For the first time in the US, fibre intake levels have been established in order to address chronic health conditions.
The new US National Academy of Sciences report revises recommended dietary allowances (RDAs) for carbohydrates, to between 45 per cent and 65 per cent of daily calories; for fats, to 20 to 35 per cent; while protein is unchanged, at 10 to 35 per cent.
Of particular interest to the food industry is the provision regarding fibre, with a definition that includes "dietary fibre" and "functional fibre"—the latter of which must possess measurable physiological benefits. The combination of the two equals "total fibre," with RDAs at 38g/day for adult men and 25g/day for adult women.
"This three-part definition varies from the single definition most governments use," said Leila Saldanha, PhD, VP of nutritional sciences at the Consumer Health Products Association in Washington, DC. "It may pose challenges for international harmonisation."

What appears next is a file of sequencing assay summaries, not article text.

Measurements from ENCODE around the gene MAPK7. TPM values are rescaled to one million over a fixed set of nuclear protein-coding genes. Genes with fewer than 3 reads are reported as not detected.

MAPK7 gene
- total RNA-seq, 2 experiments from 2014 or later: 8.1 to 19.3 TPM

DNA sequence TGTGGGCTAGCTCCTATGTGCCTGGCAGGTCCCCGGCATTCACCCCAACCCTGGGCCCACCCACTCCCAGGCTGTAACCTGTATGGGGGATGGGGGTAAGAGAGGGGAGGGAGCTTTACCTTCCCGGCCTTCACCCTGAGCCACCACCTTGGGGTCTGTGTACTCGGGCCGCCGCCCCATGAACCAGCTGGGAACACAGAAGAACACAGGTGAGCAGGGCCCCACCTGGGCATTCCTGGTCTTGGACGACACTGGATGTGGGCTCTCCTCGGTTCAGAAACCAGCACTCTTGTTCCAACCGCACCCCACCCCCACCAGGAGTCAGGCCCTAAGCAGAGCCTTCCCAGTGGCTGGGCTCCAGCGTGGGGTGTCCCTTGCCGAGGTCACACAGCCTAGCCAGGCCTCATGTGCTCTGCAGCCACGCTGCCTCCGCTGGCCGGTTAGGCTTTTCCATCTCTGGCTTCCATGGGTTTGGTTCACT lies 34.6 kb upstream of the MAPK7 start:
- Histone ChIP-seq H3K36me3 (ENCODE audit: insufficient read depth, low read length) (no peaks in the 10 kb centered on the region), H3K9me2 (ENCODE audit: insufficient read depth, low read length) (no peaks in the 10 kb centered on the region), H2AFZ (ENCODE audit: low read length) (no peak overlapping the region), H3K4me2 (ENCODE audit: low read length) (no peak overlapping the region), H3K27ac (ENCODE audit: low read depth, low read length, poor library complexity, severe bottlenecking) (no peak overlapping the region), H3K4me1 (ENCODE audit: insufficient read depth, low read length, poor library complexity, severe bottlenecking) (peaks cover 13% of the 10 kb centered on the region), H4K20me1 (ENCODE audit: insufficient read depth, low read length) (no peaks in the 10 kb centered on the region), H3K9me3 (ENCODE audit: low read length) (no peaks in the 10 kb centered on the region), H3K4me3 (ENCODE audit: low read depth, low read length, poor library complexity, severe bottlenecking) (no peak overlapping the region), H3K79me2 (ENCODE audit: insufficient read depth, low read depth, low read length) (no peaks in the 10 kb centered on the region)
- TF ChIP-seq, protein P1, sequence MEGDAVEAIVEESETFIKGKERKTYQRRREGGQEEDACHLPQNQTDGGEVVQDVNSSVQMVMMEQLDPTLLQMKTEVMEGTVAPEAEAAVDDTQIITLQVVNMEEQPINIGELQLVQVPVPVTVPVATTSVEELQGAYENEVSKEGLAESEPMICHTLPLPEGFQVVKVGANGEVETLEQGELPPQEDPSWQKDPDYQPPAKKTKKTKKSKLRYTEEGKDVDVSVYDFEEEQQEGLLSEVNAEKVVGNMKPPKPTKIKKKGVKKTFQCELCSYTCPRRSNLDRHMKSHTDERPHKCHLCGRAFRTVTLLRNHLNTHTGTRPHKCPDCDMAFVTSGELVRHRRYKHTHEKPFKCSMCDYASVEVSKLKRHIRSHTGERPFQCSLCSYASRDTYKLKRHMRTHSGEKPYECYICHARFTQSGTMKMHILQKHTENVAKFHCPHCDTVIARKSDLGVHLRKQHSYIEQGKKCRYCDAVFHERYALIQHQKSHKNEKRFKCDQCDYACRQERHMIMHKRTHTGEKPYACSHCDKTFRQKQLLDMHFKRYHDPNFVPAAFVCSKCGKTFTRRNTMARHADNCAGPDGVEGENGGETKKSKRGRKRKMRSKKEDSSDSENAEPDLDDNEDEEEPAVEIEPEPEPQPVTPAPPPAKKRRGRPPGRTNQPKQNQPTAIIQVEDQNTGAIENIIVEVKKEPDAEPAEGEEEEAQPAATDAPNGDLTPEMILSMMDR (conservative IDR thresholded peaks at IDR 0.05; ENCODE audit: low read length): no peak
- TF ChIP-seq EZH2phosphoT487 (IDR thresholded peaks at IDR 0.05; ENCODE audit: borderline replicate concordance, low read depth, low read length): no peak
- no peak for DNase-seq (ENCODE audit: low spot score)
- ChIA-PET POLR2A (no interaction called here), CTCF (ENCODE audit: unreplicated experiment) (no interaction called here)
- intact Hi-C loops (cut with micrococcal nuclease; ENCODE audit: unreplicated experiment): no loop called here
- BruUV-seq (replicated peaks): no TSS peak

The report acknowledges this: "As nutrition labeling becomes uniform throughout the world, it is recognised that a single definition of fibre may be needed. Furthermore, new products are being developed or isolated that behave like fibre, yet do not meet the traditional definitions of fibre, either analytically or physiologically. A lack of consensus among international groups exists."
Fibre suppliers say the report will raise public awareness. For food technologists, the functional fibre category offers opportunities because the daily fibre intake is likely too high to meet without supplementing or eating a functional food product. "Because our OatVantage soluble fibre is more concentrated, it'll probably fall into the functional fibre category," said Greg Stephens, VP of sales and marketing for Nurture, based in Devon, Pennsylvania. "This differentiates it from commodities like guar gum."
The complete report is available online at www.nap.edu/books/0309085373/html/